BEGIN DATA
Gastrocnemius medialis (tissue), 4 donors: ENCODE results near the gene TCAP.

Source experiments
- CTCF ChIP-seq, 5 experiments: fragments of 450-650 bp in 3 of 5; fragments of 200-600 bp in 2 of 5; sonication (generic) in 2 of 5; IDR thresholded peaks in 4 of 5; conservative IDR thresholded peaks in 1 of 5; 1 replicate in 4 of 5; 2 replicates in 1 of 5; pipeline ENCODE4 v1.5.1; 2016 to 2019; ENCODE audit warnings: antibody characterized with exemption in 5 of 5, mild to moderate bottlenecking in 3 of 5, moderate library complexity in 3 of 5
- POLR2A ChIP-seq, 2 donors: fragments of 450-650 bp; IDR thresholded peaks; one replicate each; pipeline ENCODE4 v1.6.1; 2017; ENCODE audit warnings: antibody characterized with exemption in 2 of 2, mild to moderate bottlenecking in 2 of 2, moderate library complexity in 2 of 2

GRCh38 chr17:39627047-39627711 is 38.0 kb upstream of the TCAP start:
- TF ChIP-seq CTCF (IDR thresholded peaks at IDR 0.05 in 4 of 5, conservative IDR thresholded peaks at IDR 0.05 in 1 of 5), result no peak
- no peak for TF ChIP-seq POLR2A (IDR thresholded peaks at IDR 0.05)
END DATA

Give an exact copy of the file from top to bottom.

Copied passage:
Gastrocnemius medialis (tissue), 4 donors: ENCODE results near the gene TCAP.

Source experiments
- CTCF ChIP-seq, 5 experiments: fragments of 450-650 bp in 3 of 5; fragments of 200-600 bp in 2 of 5; sonication (generic) in 2 of 5; IDR thresholded peaks in 4 of 5; conservative IDR thresholded peaks in 1 of 5; 1 replicate in 4 of 5; 2 replicates in 1 of 5; pipeline ENCODE4 v1.5.1; 2016 to 2019; ENCODE audit warnings: antibody characterized with exemption in 5 of 5, mild to moderate bottlenecking in 3 of 5, moderate library complexity in 3 of 5
- POLR2A ChIP-seq, 2 donors: fragments of 450-650 bp; IDR thresholded peaks; one replicate each; pipeline ENCODE4 v1.6.1; 2017; ENCODE audit warnings: antibody characterized with exemption in 2 of 2, mild to moderate bottlenecking in 2 of 2, moderate library complexity in 2 of 2

GRCh38 chr17:39627047-39627711 is 38.0 kb upstream of the TCAP start:
- TF ChIP-seq CTCF (IDR thresholded peaks at IDR 0.05 in 4 of 5, conservative IDR thresholded peaks at IDR 0.05 in 1 of 5), result no peak
- no peak for TF ChIP-seq POLR2A (IDR thresholded peaks at IDR 0.05)